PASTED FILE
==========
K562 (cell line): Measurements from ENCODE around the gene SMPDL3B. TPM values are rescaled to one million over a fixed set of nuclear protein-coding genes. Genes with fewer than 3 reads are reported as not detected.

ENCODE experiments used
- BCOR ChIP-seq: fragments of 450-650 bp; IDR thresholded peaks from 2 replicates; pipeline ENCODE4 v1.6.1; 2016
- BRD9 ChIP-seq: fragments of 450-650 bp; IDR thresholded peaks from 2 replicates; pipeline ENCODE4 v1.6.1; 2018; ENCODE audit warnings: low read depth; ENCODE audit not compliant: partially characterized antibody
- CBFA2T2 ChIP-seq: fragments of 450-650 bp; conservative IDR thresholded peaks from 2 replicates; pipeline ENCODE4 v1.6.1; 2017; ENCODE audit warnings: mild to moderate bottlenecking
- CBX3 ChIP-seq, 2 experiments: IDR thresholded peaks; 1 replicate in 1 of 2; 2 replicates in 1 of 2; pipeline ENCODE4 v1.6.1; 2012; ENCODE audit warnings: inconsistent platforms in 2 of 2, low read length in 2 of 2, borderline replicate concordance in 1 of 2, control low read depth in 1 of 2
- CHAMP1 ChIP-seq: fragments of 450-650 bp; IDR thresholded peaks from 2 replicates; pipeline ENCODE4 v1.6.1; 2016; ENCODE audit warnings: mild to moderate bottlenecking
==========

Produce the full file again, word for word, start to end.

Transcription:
K562 (cell line): Measurements from ENCODE around the gene SMPDL3B. TPM values are rescaled to one million over a fixed set of nuclear protein-coding genes. Genes with fewer than 3 reads are reported as not detected.

ENCODE experiments used
- BCOR ChIP-seq: fragments of 450-650 bp; IDR thresholded peaks from 2 replicates; pipeline ENCODE4 v1.6.1; 2016
- BRD9 ChIP-seq: fragments of 450-650 bp; IDR thresholded peaks from 2 replicates; pipeline ENCODE4 v1.6.1; 2018; ENCODE audit warnings: low read depth; ENCODE audit not compliant: partially characterized antibody
- CBFA2T2 ChIP-seq: fragments of 450-650 bp; conservative IDR thresholded peaks from 2 replicates; pipeline ENCODE4 v1.6.1; 2017; ENCODE audit warnings: mild to moderate bottlenecking
- CBX3 ChIP-seq, 2 experiments: IDR thresholded peaks; 1 replicate in 1 of 2; 2 replicates in 1 of 2; pipeline ENCODE4 v1.6.1; 2012; ENCODE audit warnings: inconsistent platforms in 2 of 2, low read length in 2 of 2, borderline replicate concordance in 1 of 2, control low read depth in 1 of 2
- CHAMP1 ChIP-seq: fragments of 450-650 bp; IDR thresholded peaks from 2 replicates; pipeline ENCODE4 v1.6.1; 2016; ENCODE audit warnings: mild to moderate bottlenecking